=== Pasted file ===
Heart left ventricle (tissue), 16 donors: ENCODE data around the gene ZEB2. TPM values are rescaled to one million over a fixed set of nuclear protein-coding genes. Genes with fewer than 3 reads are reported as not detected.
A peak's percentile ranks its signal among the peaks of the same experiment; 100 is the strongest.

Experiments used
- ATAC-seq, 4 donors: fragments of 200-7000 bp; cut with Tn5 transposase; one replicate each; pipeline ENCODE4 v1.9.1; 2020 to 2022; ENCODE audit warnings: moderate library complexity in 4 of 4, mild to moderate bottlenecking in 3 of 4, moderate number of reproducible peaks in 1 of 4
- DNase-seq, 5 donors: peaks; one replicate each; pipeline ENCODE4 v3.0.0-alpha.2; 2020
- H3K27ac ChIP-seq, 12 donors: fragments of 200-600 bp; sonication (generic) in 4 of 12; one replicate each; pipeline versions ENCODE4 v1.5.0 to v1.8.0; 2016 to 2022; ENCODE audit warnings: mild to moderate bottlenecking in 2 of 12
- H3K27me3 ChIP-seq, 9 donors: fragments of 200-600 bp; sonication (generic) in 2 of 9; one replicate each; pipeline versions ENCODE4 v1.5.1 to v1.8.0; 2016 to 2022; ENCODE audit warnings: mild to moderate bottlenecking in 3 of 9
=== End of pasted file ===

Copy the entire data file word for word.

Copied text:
Heart left ventricle (tissue), 16 donors: ENCODE data around the gene ZEB2. TPM values are rescaled to one million over a fixed set of nuclear protein-coding genes. Genes with fewer than 3 reads are reported as not detected.
A peak's percentile ranks its signal among the peaks of the same experiment; 100 is the strongest.

Experiments used
- ATAC-seq, 4 donors: fragments of 200-7000 bp; cut with Tn5 transposase; one replicate each; pipeline ENCODE4 v1.9.1; 2020 to 2022; ENCODE audit warnings: moderate library complexity in 4 of 4, mild to moderate bottlenecking in 3 of 4, moderate number of reproducible peaks in 1 of 4
- DNase-seq, 5 donors: peaks; one replicate each; pipeline ENCODE4 v3.0.0-alpha.2; 2020
- H3K27ac ChIP-seq, 12 donors: fragments of 200-600 bp; sonication (generic) in 4 of 12; one replicate each; pipeline versions ENCODE4 v1.5.0 to v1.8.0; 2016 to 2022; ENCODE audit warnings: mild to moderate bottlenecking in 2 of 12
- H3K27me3 ChIP-seq, 9 donors: fragments of 200-600 bp; sonication (generic) in 2 of 9; one replicate each; pipeline versions ENCODE4 v1.5.1 to v1.8.0; 2016 to 2022; ENCODE audit warnings: mild to moderate bottlenecking in 3 of 9